Why should I to talk to an SBIR sponsor before applying?

The single best way to improve your odds of winning a grant is to build a personal relationship with the sponsor-point-of-contact - i.e. the person working for the grant awarding agency who puts out solicitations for the grant.

As a startup working on a challenging technical problem, you can always browse through the open solicitations during the times when solicitations are open and agencies are accepting application. However, cold-applying to any given solicitation without talking to the team and leader who released the solicitation brings a very low probability of success. Winning an SBIR grant is like raising money in any other environment: It is a relationship game. You need to find out who within which relevant agencies are interested in the general area you are working in. Then you need to find them and have a conversation with them to understand what their needs and research interests are.

The most successful SBIR awardees build strong relationships with the sponsors, so that they understand the latter's interests completely. By engaging them in dialog well before the solicitations are released to the public, teams have the opportunity to understand what is needed and also provide input and influence into how the sponsor thinks about, and then writes, the solicitation. Then when the solicitations are released, they are written in such a way as to favor the applicant who helped craft the solicitation. Their odds of winning that award is vastly improved compared with straight up cold applications.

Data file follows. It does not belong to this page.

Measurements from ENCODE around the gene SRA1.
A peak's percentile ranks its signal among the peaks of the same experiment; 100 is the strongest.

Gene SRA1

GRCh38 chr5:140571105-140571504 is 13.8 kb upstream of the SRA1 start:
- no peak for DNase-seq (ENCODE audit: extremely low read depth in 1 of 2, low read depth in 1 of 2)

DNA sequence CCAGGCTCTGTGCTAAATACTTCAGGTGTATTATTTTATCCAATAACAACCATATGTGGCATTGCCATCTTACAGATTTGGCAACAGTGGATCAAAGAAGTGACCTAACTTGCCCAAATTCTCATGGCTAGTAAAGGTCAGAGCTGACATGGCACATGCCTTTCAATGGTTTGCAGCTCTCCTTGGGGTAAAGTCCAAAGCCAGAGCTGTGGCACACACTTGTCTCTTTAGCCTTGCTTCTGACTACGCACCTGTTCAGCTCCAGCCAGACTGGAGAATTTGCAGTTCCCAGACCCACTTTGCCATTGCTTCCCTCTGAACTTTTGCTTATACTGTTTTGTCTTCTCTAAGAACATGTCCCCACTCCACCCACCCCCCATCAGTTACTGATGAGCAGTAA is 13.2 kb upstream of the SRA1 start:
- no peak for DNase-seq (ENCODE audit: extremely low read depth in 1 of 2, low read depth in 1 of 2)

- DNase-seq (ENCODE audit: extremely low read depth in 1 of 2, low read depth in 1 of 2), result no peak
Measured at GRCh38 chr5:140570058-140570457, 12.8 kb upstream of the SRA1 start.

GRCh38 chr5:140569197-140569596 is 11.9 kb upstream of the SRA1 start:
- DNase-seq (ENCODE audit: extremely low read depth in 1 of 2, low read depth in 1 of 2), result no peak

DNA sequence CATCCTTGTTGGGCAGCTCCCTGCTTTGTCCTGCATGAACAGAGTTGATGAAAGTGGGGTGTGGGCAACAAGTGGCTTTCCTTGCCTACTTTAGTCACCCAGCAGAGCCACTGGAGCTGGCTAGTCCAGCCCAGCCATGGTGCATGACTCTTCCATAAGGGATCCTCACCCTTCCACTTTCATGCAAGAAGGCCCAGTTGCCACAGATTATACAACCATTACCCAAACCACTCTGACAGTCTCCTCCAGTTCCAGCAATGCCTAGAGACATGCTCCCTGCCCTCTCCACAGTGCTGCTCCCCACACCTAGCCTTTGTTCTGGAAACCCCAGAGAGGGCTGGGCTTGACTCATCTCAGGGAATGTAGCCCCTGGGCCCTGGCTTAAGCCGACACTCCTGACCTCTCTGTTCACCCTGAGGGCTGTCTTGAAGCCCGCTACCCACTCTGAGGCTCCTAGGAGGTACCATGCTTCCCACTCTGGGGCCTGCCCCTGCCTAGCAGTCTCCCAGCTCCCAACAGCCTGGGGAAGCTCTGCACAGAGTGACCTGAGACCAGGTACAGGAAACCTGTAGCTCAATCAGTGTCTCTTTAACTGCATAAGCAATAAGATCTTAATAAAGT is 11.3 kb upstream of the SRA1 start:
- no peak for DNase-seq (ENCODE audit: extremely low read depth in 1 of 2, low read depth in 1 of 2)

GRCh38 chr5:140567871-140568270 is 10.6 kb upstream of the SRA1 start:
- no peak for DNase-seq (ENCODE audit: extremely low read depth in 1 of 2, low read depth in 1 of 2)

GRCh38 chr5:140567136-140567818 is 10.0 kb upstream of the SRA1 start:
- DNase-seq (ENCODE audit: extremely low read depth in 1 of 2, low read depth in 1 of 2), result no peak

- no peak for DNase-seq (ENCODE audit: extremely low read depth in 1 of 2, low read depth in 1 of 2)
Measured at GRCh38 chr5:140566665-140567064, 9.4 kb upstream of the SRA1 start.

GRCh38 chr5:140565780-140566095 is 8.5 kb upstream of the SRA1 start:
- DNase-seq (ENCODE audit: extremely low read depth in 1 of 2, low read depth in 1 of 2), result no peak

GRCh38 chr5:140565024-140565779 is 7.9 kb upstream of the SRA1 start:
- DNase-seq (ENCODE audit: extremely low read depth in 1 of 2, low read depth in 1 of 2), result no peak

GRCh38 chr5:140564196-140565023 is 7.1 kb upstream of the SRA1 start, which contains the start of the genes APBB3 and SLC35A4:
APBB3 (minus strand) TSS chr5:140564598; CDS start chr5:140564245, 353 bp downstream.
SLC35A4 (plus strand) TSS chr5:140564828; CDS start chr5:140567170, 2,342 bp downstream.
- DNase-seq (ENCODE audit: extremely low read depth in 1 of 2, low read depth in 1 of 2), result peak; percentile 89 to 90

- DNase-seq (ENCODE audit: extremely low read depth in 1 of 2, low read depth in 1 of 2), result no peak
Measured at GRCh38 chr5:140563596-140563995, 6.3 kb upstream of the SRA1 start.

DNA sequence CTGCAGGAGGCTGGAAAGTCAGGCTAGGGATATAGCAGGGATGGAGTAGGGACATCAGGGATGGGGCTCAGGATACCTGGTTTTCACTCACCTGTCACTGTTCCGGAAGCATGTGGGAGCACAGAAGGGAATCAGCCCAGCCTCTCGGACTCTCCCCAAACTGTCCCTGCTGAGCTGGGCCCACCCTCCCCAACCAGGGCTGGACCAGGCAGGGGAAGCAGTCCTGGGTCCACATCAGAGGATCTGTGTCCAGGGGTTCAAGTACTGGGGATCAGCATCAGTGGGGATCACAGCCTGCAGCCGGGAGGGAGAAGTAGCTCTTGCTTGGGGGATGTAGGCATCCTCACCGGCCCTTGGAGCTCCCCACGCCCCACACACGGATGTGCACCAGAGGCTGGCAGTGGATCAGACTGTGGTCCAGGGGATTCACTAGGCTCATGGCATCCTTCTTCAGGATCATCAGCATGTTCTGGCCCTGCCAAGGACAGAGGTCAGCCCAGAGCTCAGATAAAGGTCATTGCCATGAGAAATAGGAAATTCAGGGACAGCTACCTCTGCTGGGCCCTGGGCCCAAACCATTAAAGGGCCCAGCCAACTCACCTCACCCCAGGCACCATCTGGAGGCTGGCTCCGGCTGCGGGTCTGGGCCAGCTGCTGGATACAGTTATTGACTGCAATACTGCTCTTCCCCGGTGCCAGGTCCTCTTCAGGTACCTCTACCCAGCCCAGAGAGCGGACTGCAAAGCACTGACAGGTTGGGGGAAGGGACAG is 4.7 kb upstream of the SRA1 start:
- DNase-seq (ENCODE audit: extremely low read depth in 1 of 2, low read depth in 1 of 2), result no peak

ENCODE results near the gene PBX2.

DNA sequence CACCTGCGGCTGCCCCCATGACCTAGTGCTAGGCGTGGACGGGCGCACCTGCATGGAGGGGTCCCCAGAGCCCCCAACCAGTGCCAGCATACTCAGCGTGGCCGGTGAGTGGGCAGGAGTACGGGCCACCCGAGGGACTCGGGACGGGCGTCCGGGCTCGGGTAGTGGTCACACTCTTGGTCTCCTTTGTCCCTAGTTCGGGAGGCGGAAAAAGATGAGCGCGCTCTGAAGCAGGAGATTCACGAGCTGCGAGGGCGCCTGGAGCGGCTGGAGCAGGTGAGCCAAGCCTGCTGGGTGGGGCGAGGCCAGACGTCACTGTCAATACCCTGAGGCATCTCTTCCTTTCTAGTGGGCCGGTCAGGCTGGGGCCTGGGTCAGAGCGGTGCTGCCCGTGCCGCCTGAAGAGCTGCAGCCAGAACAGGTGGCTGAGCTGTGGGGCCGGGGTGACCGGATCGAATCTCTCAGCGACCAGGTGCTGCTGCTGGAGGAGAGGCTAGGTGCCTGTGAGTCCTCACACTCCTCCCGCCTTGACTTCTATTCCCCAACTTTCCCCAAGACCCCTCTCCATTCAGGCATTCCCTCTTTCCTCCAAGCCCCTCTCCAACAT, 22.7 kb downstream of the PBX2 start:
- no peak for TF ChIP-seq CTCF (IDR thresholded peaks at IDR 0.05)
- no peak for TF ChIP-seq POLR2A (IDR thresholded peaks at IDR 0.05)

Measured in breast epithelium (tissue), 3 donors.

Was this article helpful?
0 out of 0 found this helpful



This website and all posts and content are intended for educational purposes only and for no other purposes including without limitation commercial purposes. Any other use must give proper attribution to the Martin Trust Center and is subject to certain legal rights contained in our license and terms of use. See full legal disclaimer HERE.

The content in this knowledgebase is subject to a non-exclusive license with share-alike restrictions and the terms of use of this site – which is available for your review HERE.
Have more questions? Submit a request

Comments